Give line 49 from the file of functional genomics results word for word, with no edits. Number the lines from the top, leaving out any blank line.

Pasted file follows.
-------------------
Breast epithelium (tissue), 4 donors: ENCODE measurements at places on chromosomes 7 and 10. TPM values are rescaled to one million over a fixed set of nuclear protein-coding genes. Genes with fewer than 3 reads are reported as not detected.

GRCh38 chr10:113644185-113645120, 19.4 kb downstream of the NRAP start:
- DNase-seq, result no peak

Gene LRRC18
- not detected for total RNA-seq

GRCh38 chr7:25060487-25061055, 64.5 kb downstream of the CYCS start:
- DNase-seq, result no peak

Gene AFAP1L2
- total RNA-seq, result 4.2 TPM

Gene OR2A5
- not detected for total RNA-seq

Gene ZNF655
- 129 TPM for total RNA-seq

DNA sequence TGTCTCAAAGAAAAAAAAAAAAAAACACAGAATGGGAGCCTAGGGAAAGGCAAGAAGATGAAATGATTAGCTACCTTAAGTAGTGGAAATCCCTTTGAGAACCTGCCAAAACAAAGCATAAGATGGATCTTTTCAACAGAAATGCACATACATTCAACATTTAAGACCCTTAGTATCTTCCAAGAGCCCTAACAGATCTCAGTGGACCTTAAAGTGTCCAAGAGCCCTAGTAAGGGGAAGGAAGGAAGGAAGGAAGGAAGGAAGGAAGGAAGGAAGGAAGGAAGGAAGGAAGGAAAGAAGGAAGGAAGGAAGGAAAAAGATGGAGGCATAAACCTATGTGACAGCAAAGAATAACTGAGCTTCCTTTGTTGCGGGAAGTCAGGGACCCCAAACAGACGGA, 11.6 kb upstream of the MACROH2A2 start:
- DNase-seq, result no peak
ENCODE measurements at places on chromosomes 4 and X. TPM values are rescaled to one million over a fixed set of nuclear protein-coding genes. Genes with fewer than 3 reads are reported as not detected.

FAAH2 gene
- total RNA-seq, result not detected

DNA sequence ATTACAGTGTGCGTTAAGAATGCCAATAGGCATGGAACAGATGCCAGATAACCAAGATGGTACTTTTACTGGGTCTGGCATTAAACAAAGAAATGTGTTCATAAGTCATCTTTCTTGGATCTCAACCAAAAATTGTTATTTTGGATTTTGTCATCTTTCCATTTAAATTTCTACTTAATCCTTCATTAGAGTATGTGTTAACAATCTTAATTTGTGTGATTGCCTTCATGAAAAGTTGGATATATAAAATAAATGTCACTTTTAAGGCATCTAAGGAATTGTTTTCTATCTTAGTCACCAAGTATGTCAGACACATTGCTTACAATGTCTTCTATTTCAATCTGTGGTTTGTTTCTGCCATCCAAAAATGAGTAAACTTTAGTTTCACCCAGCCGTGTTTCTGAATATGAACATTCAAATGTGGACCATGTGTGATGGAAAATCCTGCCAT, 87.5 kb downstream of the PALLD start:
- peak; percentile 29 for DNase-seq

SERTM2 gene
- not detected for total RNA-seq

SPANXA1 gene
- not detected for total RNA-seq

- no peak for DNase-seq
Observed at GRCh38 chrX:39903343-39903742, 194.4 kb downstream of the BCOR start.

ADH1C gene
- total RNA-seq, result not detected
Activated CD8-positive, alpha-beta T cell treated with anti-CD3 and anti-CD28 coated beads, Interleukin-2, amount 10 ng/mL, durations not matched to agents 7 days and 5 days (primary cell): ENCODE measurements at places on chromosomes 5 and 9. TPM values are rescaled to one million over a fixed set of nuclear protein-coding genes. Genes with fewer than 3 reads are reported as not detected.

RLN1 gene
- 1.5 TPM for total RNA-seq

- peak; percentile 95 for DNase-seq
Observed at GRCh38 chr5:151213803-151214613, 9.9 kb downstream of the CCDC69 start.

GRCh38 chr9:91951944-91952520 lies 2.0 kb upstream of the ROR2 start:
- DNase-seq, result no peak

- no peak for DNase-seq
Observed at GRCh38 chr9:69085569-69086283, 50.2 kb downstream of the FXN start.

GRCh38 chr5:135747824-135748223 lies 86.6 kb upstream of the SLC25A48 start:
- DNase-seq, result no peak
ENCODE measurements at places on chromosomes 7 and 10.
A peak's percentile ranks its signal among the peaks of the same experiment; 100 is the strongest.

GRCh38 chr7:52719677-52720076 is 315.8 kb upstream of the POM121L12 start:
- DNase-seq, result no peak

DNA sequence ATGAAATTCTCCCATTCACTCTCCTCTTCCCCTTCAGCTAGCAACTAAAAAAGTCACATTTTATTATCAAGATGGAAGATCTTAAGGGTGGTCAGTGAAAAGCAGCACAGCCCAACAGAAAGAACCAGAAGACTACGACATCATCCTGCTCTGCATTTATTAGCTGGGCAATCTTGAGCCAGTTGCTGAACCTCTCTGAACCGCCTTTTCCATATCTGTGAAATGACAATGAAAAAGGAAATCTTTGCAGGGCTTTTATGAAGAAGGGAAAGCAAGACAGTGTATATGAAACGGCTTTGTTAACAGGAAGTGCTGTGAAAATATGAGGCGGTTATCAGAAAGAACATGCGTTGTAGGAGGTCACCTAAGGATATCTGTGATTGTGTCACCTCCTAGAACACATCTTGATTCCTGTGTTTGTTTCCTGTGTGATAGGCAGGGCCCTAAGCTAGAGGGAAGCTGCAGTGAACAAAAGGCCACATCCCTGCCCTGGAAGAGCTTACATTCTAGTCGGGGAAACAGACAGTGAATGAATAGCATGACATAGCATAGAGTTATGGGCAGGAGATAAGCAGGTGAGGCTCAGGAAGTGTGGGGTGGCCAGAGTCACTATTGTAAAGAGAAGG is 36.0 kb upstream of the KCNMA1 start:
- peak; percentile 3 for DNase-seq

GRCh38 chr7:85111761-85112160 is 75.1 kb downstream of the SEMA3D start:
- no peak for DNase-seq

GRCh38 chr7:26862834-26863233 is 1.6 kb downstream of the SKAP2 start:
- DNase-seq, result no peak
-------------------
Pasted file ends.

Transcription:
- DNase-seq, result no peak